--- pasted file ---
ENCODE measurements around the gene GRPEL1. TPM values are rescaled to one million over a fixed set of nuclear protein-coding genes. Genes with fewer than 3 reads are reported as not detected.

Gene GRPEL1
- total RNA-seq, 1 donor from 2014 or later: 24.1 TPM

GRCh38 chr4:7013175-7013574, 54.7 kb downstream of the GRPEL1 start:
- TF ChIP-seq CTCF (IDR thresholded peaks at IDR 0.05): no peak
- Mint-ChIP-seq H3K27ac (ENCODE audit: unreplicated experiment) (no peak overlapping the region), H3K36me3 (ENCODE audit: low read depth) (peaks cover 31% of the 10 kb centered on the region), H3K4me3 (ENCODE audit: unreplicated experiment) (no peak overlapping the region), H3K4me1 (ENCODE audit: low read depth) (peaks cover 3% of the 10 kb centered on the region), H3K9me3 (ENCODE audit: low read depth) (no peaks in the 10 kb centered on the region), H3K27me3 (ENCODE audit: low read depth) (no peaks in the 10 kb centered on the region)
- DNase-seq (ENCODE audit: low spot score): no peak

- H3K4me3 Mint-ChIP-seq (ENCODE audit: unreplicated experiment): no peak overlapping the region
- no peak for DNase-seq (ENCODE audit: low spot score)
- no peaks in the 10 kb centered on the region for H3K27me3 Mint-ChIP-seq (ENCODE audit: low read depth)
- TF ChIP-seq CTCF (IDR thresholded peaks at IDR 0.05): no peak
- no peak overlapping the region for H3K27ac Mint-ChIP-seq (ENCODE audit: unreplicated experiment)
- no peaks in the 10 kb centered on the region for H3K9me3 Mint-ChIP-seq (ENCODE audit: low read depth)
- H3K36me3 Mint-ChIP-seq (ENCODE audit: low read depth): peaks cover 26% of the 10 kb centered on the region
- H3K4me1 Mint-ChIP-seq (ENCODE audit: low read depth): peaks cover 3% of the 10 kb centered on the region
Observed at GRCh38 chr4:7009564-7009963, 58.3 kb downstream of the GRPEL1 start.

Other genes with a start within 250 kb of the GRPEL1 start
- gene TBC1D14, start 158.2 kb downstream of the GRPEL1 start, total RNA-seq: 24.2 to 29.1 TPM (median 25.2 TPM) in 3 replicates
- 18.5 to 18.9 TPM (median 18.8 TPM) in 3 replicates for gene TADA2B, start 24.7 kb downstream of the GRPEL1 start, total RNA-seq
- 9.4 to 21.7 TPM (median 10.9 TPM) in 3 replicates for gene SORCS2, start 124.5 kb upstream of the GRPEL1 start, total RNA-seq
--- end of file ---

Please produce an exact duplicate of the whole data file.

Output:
ENCODE measurements around the gene GRPEL1. TPM values are rescaled to one million over a fixed set of nuclear protein-coding genes. Genes with fewer than 3 reads are reported as not detected.

Gene GRPEL1
- total RNA-seq, 1 donor from 2014 or later: 24.1 TPM

GRCh38 chr4:7013175-7013574, 54.7 kb downstream of the GRPEL1 start:
- TF ChIP-seq CTCF (IDR thresholded peaks at IDR 0.05): no peak
- Mint-ChIP-seq H3K27ac (ENCODE audit: unreplicated experiment) (no peak overlapping the region), H3K36me3 (ENCODE audit: low read depth) (peaks cover 31% of the 10 kb centered on the region), H3K4me3 (ENCODE audit: unreplicated experiment) (no peak overlapping the region), H3K4me1 (ENCODE audit: low read depth) (peaks cover 3% of the 10 kb centered on the region), H3K9me3 (ENCODE audit: low read depth) (no peaks in the 10 kb centered on the region), H3K27me3 (ENCODE audit: low read depth) (no peaks in the 10 kb centered on the region)
- DNase-seq (ENCODE audit: low spot score): no peak

- H3K4me3 Mint-ChIP-seq (ENCODE audit: unreplicated experiment): no peak overlapping the region
- no peak for DNase-seq (ENCODE audit: low spot score)
- no peaks in the 10 kb centered on the region for H3K27me3 Mint-ChIP-seq (ENCODE audit: low read depth)
- TF ChIP-seq CTCF (IDR thresholded peaks at IDR 0.05): no peak
- no peak overlapping the region for H3K27ac Mint-ChIP-seq (ENCODE audit: unreplicated experiment)
- no peaks in the 10 kb centered on the region for H3K9me3 Mint-ChIP-seq (ENCODE audit: low read depth)
- H3K36me3 Mint-ChIP-seq (ENCODE audit: low read depth): peaks cover 26% of the 10 kb centered on the region
- H3K4me1 Mint-ChIP-seq (ENCODE audit: low read depth): peaks cover 3% of the 10 kb centered on the region
Observed at GRCh38 chr4:7009564-7009963, 58.3 kb downstream of the GRPEL1 start.

Other genes with a start within 250 kb of the GRPEL1 start
- gene TBC1D14, start 158.2 kb downstream of the GRPEL1 start, total RNA-seq: 24.2 to 29.1 TPM (median 25.2 TPM) in 3 replicates
- 18.5 to 18.9 TPM (median 18.8 TPM) in 3 replicates for gene TADA2B, start 24.7 kb downstream of the GRPEL1 start, total RNA-seq
- 9.4 to 21.7 TPM (median 10.9 TPM) in 3 replicates for gene SORCS2, start 124.5 kb upstream of the GRPEL1 start, total RNA-seq